What it seemed to be their issue was whether or not their over achiever could trust their co-workers. Or rely on someone else to do the right thing when they needed to. On the other end of the spectrum, I was thinking from a collaborative perspective. Trying to anticipating what would be most convenient for the team. When you have the mindset that everyone around you isn’t trustworthy or able to do their job well, then you take on the role of responsibility for the outcome of the entire team when you make judgement calls like the one she made. This is not only unreasonable to a certain degree, but also unhealthy. What was so unsettling for me was, how much of my former self I saw in my co-worker.

I remember having a tough night at a bakery I used to work at, when I got into an argument with the owner about something. What, I’m not to sure of now, but knowing me it probably wasn’t a big deal. Though I’m sure I made it out to be. In the middle of our argument I told the owner that my bake looked like garbage when actually it was a very respectable bake. And to the owners credit, he told me that my bake looked great. I think a few loaves may have been misshapen, but I blew up those two to three loaves into a complete failure for the entire night.

It was this type of black and white thinking, mixed with the impossible standard I set for myself and others, that isolated me from those I worked with. And something I see now in my current co-worker’s actions.

And The Outcome Ain’t Good

The over achiever mindset is very isolating from my experience. And the way out of this mindset is through kindness. To ourselves and others. My former self and my current co-worker had and have the best of intentions. We’re good people and it’s important not to lose site of that. But that’s just it, they always have to be the best. This is where the over achiever takes shape. There is no room for error and anything less than perfect will be dealt with swiftly and with extreme prejudice. This is the very definition of an over achiever and turned inward, can result in self-harm and negative self talk.

It’s like being in an abusive relationship, only there is nowhere to run where you won’t find yourself. The over achiever is always there, ready to pick apart whatever perceived failure or mistake you see or make. And there is always an underlying feeling of something being wrong. Like you’re not quite safe but can’t figure out why. From my experience this was the attitude that is cultivated by being in this over achieving state. Hyper vigilant and distrustful of yourself and others.

But Being Kind Helps

And again, the way out is kindness. It’s amazing how much a little self care goes toward reversing this critical state. Self-care and kindness, towards yourself and others, when practiced will cultivate a loving attentiveness to the spots that are raw when we pick ourselves apart. Staying with those raw feelings and being kind to them is the key to cultivating a loving and accepting mindset.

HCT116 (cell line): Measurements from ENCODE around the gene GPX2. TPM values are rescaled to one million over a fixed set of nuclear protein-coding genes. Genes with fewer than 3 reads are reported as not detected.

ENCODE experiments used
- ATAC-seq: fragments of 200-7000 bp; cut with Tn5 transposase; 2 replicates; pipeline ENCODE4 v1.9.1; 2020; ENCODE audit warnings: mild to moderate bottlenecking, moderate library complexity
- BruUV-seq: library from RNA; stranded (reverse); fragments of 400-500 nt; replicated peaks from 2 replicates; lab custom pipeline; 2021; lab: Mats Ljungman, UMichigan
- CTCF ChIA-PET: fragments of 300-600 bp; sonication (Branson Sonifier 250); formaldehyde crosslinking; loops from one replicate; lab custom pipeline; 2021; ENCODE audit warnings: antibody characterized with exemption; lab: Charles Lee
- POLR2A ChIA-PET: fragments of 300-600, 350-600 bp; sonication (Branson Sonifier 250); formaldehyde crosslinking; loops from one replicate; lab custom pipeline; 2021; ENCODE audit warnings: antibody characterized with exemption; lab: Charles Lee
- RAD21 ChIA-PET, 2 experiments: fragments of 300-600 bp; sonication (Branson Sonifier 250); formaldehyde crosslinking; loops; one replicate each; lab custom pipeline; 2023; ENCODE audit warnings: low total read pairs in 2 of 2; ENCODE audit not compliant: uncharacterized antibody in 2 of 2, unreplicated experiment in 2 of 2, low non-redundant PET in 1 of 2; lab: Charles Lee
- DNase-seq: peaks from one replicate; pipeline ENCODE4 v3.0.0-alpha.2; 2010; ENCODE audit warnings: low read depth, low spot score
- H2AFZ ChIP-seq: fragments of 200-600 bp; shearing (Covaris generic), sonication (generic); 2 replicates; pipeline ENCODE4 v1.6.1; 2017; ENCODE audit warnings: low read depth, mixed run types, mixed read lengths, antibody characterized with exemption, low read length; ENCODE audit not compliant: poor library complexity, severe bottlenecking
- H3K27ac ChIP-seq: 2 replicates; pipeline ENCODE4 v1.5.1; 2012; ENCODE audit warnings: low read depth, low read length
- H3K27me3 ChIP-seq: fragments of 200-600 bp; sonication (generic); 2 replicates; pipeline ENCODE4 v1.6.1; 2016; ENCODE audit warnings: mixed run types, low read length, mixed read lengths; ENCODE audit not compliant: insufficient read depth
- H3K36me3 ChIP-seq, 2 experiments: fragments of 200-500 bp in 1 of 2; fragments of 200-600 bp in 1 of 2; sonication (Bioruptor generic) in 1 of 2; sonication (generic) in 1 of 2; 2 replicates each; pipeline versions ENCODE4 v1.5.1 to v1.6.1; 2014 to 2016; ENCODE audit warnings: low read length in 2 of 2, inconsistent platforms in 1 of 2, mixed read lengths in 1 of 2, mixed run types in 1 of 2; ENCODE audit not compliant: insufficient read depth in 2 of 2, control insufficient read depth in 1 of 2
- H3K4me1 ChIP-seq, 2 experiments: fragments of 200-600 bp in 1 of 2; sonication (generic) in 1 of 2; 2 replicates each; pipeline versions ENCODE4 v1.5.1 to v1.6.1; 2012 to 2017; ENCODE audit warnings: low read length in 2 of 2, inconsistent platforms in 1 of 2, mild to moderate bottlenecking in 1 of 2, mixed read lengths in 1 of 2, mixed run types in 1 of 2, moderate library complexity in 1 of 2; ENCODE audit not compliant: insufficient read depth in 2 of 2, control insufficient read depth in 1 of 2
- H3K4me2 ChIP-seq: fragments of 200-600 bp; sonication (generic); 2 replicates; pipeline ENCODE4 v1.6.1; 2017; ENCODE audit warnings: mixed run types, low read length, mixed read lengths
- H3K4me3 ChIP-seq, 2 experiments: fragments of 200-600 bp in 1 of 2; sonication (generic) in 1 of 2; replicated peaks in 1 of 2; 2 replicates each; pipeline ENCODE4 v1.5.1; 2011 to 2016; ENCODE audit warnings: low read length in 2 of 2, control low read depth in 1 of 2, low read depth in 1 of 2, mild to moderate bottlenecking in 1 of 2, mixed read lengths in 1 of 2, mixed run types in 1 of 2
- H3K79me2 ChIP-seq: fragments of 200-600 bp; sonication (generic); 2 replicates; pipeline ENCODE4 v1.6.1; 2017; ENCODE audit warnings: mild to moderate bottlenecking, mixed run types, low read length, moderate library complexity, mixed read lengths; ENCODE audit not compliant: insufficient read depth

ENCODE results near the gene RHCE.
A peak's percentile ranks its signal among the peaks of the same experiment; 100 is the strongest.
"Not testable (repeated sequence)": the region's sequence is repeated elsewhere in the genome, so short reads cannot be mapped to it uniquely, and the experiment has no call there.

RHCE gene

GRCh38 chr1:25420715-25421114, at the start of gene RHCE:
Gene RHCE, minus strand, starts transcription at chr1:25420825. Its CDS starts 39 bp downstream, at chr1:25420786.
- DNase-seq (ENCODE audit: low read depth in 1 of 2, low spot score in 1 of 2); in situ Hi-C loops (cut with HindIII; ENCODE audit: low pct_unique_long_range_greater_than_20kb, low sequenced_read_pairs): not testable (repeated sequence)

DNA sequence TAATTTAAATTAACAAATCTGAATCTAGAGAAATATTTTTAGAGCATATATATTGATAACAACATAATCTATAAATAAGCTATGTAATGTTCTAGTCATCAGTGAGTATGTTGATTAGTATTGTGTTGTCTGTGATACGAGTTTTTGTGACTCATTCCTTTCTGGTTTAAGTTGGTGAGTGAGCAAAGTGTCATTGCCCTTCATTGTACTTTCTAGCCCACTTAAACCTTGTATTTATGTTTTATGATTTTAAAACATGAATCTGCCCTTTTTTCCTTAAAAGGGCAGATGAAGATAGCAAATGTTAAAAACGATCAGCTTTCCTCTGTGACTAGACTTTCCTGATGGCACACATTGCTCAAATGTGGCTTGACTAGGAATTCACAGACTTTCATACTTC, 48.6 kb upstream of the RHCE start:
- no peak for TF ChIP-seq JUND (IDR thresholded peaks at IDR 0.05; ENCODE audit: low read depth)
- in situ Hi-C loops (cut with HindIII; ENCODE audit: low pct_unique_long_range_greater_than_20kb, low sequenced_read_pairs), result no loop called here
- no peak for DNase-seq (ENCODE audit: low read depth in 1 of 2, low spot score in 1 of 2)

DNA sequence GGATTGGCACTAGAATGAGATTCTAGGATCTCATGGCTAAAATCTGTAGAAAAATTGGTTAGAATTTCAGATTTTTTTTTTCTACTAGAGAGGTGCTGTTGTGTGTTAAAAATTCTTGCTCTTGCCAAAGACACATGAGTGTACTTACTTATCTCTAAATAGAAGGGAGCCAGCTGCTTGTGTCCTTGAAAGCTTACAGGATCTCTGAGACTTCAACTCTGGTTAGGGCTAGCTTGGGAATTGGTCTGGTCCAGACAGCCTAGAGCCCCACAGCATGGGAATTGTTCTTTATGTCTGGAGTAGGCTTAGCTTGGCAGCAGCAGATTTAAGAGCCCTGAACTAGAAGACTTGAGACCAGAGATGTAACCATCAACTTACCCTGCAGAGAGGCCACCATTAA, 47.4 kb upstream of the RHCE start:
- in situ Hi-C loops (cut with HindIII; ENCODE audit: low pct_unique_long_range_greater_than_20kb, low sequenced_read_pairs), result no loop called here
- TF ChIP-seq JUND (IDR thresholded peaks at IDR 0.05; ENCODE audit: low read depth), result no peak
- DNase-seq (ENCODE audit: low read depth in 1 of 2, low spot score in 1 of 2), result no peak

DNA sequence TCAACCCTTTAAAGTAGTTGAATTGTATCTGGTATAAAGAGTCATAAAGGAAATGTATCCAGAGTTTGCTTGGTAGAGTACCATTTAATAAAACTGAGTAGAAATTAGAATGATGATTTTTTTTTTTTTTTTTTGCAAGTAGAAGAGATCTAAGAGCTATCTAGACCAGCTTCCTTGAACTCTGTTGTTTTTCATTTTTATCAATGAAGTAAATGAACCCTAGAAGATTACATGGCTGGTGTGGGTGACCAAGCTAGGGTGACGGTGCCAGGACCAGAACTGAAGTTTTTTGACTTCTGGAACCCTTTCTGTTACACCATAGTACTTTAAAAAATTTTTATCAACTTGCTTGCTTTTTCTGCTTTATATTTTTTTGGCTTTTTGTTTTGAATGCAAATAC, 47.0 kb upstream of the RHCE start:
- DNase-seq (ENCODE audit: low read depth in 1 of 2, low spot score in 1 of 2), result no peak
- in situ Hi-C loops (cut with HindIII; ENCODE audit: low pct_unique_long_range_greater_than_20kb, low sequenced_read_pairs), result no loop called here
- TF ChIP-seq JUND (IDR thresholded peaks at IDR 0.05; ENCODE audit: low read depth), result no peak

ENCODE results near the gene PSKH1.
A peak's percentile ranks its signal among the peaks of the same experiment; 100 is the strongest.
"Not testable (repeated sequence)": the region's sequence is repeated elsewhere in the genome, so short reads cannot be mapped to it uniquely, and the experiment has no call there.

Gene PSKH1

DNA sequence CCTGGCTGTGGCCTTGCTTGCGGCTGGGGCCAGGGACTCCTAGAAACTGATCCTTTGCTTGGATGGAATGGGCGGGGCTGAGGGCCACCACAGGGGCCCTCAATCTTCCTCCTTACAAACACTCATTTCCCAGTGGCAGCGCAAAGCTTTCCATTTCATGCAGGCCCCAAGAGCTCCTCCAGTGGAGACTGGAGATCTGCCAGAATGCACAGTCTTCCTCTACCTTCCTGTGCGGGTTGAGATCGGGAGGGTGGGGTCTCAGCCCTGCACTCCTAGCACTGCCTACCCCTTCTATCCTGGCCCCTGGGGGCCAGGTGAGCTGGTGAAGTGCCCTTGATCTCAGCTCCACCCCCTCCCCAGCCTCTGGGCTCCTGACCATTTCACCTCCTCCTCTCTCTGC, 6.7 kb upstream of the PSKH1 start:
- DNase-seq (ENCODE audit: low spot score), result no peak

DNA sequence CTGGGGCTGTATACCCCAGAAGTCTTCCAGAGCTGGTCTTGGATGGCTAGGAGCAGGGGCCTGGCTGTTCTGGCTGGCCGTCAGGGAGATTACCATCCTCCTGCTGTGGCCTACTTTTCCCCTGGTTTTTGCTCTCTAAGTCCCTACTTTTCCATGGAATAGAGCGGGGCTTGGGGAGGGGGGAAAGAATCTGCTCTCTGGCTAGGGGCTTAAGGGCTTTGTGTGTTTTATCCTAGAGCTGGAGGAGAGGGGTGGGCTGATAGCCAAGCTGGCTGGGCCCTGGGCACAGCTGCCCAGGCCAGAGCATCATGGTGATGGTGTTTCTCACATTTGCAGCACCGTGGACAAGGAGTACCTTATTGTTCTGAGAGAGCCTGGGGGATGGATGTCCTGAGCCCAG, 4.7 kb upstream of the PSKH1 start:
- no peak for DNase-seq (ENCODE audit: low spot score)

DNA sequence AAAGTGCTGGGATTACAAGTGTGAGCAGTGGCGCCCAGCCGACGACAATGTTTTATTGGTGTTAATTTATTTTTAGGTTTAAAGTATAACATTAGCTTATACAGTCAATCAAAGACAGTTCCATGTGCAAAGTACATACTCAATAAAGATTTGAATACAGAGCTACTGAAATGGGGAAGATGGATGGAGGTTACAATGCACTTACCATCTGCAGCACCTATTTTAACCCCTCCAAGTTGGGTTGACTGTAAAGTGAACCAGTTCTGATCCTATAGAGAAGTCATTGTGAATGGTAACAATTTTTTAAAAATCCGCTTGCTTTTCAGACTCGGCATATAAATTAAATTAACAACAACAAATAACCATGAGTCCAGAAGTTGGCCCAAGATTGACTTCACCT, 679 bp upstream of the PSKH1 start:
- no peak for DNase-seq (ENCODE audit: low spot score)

On the other side, when we see these raw places in others, like the over achiever, we judge them as mean or bad in some way. Our instinct is to distance ourselves from them and become guarded against them. Or we can be actively hostile towards them. Neither is ideal and fosters hostility and resentment in the relationship.

What I wasn’t taught about being kind to others was and what I imagine most people haven’t been, is that these are not emotions specific to the individual. The ones that we are judging as other or less than for having. They are human emotions. You can’t kill or completely rid yourself of select emotions. Being human means that you sign up for the entire package. Pleasant and difficult emotions alike and all the shades between. So when you judge another for having a certain emotion and when you eventually feel that emotion, you will most likely judge yourself with the same harshness you did another. And this is why being kind to yourself matters, because it helps you treat others with kindness.

Healing Old Wounds Through Kindness

But sadly, the more we practice judging ourselves and others, what immerges is a low self esteem and self doubt. The Buddha said “what we think, we become”. So it stands to reason that if we are filled with judgmental thoughts towards others, we become outwardly hostile and unpleasant to be around. The Buddha also said, “hatred never ceases by hatred but by love alone is healed”. So the more kindness we show to ourselves and others, the more we cultivate a loving state that is capable of healing ourselves wounded by judgments.

So the more we slow down in those moments of harsh judgement and over achieving and see ourselves honestly as we are. Either as struggling or lost with a lack of direction and the more kindness we are able to bring to that lost, struggling self, the easier it will be to pull ourselves out of that judgmental, over achieving state and into a place that is more flexible, kind and understanding. More loving.

Slowing Down to Get More Done

In the end, we will accomplish more by slowing down and bringing a kind, loving attention to the places that feel raw and judged. A good way to loosen the grip of the harsh judge and over achiever is to come up with a resource list. This is a list of things, places, people or events and activities that you enjoy doing or being around or participating in. This is a good place to go when you need to bring some warmth and kindness to yourself. Because it’s not always easy to think of taking care of yourself when you’re in the midst of tearing yourself down. I have one in my Bullet Journal¬†and it’s nice to look at once and a while, especially when I’m in need of a quick pick-me-up.

So now that we have the resources we need to show ourselves some kindness when we don’t feel we, or someone we know, is adding up to our standards, those that are more than a little unreasonable, who knows what we’ll be able to achieve. Peace : ) and thanks for reading.

An update on my relationship with my co-worker: Our relationship has changed for the better due to me actively listening with kindness to what was bothering them. The more kindness we bring to our interactions, with self and others, the better off we all will be for it : )

Image Credits: “Stress” by topgold is licensed under CC BY 2.0

Edited: 6/1/22